Feeds

Orange to carry Blyk network

Free service finds itself an operator

Combat fraud and increase customer satisfaction

Orange has agreed to carry Blyk's free calls and messaging service, to be launched in the UK later this year.

The Blyk service will be targeted at the teenage market and provide free voice calls and texts in exchange for demographic information which will be used to target advertising.

That's all Blyk is saying at the moment, but First Hop, the company providing the technology that will deliver the advertising, gave us some indication of the services they can provide.

Blyk will be able to charge advertisers a premium on the basis that it knows their customers intimately so can target adverts to the right person at the right time.

Customers will have to fill in basic demographic data when they sign up, and First Hop will track their phone and messaging usage to further build up a profile. Websites visited will be recorded, along with times and dates of calls, but the contents of SMS messages won't be used; at least not initially.

Everyone involved is nervous of infringing privacy, a concern which will also prevent location data contributing to the profile. Location data will be used to deliver advertising to customers within a specific area at a specific time, but not stored for analysis.

The ads will be delivered as SMS and MMS messages, and maybe a banner at the top of all browsing sessions. First Hop can append adverts to customer-originated messages, but Blyk hasn't asked for that as yet.

What's most surprising is that Blyk isn't planning something more integrated into the phone handset - though such an application would require an advanced handset, it could provide much greater value for the advertiser. It's likely that handset volumes have discouraged Blyk from adopting this approach - it would need to order an awful lot of handsets to get its own interface pre-installed.

One can't help being reminded of the various free PC offerings of the .com boom, most of which were based on a very similar model. They failed because hardware got cheaper and advertisers got wise to the potential of online advertising, or lack thereof. It remains to be seen if Blyk can carry off in mobile phones what failed so decidedly on the desktop. ®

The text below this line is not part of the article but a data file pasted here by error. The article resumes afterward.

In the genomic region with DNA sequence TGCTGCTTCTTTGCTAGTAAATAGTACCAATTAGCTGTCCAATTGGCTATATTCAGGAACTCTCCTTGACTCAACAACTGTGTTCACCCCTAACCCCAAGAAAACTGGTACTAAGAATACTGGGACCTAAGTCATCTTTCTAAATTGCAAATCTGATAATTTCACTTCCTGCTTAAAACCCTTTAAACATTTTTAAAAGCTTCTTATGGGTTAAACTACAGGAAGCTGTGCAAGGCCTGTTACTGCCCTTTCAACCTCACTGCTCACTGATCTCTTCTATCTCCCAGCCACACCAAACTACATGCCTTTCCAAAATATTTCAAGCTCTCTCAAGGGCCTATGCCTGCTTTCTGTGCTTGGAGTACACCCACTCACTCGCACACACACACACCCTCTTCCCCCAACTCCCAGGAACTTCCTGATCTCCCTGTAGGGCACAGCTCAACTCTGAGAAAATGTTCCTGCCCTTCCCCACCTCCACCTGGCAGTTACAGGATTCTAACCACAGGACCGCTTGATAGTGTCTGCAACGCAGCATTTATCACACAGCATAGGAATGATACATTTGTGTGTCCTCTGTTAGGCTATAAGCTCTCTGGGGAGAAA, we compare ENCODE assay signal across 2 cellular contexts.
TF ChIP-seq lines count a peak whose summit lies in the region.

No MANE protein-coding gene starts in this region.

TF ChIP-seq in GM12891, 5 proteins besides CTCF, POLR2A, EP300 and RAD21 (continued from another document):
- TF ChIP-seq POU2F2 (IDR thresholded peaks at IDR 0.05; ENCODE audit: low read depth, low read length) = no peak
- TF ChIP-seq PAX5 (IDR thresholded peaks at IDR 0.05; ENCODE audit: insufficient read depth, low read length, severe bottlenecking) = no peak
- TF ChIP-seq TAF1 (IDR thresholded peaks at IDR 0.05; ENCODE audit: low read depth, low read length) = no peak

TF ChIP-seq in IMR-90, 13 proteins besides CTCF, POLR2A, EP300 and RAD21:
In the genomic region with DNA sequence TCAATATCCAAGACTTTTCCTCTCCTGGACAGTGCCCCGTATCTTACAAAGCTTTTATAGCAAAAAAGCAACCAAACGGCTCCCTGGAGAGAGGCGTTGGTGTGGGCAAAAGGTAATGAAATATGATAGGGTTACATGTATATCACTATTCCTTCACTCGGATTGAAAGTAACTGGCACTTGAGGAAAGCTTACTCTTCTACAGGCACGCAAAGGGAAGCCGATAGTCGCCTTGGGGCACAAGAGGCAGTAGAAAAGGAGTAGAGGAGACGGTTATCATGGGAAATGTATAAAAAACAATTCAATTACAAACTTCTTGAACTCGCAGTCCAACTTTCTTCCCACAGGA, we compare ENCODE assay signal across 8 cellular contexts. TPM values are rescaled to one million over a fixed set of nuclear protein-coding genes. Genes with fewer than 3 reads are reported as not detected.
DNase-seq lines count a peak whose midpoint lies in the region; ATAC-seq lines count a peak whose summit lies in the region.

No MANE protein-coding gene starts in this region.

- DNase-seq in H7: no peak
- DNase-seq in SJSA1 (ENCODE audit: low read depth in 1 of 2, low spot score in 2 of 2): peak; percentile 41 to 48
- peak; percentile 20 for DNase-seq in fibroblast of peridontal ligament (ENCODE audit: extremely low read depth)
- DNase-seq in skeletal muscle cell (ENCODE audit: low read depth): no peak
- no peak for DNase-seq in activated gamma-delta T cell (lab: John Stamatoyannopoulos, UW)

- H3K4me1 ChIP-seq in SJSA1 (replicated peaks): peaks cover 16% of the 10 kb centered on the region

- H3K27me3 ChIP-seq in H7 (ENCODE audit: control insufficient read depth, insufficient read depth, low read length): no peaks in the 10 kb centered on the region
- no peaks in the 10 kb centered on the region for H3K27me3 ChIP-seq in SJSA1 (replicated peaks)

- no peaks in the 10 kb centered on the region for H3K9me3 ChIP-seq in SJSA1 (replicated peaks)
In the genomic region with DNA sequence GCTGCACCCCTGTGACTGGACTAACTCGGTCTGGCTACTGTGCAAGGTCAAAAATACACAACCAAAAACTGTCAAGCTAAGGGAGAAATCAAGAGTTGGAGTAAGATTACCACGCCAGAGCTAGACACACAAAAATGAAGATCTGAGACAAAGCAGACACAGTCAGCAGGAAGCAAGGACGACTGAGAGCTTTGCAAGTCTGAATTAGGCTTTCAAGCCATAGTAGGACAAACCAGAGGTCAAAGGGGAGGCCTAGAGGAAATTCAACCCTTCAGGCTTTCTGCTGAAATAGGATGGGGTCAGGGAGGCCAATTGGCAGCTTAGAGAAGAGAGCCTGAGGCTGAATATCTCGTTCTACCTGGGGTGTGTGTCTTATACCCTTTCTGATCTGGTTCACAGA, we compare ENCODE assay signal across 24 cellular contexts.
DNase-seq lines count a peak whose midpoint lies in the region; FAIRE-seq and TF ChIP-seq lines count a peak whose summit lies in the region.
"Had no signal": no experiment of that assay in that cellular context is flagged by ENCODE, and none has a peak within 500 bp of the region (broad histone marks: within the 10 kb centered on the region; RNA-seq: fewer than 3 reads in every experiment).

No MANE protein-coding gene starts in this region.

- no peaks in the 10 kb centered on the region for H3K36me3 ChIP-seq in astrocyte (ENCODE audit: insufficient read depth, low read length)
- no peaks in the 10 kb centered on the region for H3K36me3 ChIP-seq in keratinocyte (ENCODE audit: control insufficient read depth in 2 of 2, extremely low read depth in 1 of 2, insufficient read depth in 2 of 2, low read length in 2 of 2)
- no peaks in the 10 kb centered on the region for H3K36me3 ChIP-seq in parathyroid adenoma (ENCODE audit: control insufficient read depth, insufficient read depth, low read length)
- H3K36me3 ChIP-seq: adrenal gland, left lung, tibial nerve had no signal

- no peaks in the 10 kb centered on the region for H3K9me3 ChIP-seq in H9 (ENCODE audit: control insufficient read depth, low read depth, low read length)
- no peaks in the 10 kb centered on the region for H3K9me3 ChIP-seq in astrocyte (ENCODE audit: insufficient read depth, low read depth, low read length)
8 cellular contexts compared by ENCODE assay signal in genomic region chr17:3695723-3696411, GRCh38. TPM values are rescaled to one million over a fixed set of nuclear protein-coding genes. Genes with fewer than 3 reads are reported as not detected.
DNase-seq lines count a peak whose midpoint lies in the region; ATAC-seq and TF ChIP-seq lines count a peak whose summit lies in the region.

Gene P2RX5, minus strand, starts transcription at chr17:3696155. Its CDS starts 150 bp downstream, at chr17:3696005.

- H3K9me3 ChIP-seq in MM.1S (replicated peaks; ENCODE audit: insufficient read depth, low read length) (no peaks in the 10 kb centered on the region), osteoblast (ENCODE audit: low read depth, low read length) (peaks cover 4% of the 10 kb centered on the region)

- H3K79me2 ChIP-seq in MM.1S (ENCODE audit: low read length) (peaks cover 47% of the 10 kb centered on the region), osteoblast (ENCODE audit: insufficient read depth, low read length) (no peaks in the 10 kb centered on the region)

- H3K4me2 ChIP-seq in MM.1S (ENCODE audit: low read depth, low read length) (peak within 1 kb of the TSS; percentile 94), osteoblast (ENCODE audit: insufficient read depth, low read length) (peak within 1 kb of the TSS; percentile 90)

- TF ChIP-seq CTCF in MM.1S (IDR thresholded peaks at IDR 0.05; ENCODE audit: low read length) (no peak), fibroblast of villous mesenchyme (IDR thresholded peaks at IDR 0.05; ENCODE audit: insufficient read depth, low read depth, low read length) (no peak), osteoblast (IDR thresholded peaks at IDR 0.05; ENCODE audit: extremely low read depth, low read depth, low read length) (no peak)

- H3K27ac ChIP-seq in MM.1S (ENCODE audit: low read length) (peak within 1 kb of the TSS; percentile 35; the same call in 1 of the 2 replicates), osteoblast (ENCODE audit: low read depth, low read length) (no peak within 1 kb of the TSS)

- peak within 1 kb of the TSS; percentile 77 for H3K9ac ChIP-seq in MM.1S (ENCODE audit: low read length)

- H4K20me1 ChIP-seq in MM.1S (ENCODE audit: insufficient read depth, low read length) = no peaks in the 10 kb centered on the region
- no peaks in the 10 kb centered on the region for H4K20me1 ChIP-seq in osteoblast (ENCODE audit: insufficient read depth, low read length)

Top three mobile application threats

More from The Register

next story
Virgin Media so, so SORRY for turning spam fire-hose on its punters
Hundreds of emails flood inboxes thanks to gaffe
A black box for your SUITCASE: Now your lost luggage can phone home – quite literally
Breakfast in London, lunch in NYC, and your clothes in Peru
AT&T dangles gigabit broadband plans over 100 US cities
So soon after a mulled Google Fiber expansion, fancy that
AT&T threatens to pull out of FCC wireless auctions over purchase limits
Company wants ability to buy more spectrum space in auction
Google looks to LTE and Wi-Fi to help it lube YouTube tubes
Bandwidth hogger needs tube embiggenment if it's to succeed
Turnbull gave NBN Co NO RULES to plan blackspot upgrades
NBN Co faces huge future Telstra bills and reduces fibre footprint
NBN Co plans fibre-to-the-basement blitz to beat cherry-pickers
Heading off at the pass operation given same priority as blackspot fixing
NBN Co in 'broadband kit we tested worked' STUNNER
Announcement of VDSL trial is not proof of concept for fibre-to-the-node
prev story

Whitepapers

Mobile application security study
Download this report to see the alarming realities regarding the sheer number of applications vulnerable to attack, as well as the most common and easily addressable vulnerability errors.
3 Big data security analytics techniques
Applying these Big Data security analytics techniques can help you make your business safer by detecting attacks early, before significant damage is done.
The benefits of software based PBX
Why you should break free from your proprietary PBX and how to leverage your existing server hardware.
Securing web applications made simple and scalable
In this whitepaper learn how automated security testing can provide a simple and scalable way to protect your web applications.
Combat fraud and increase customer satisfaction
Based on their experience using HP ArcSight Enterprise Security Manager for IT security operations, Finansbank moved to HP ArcSight ESM for fraud management.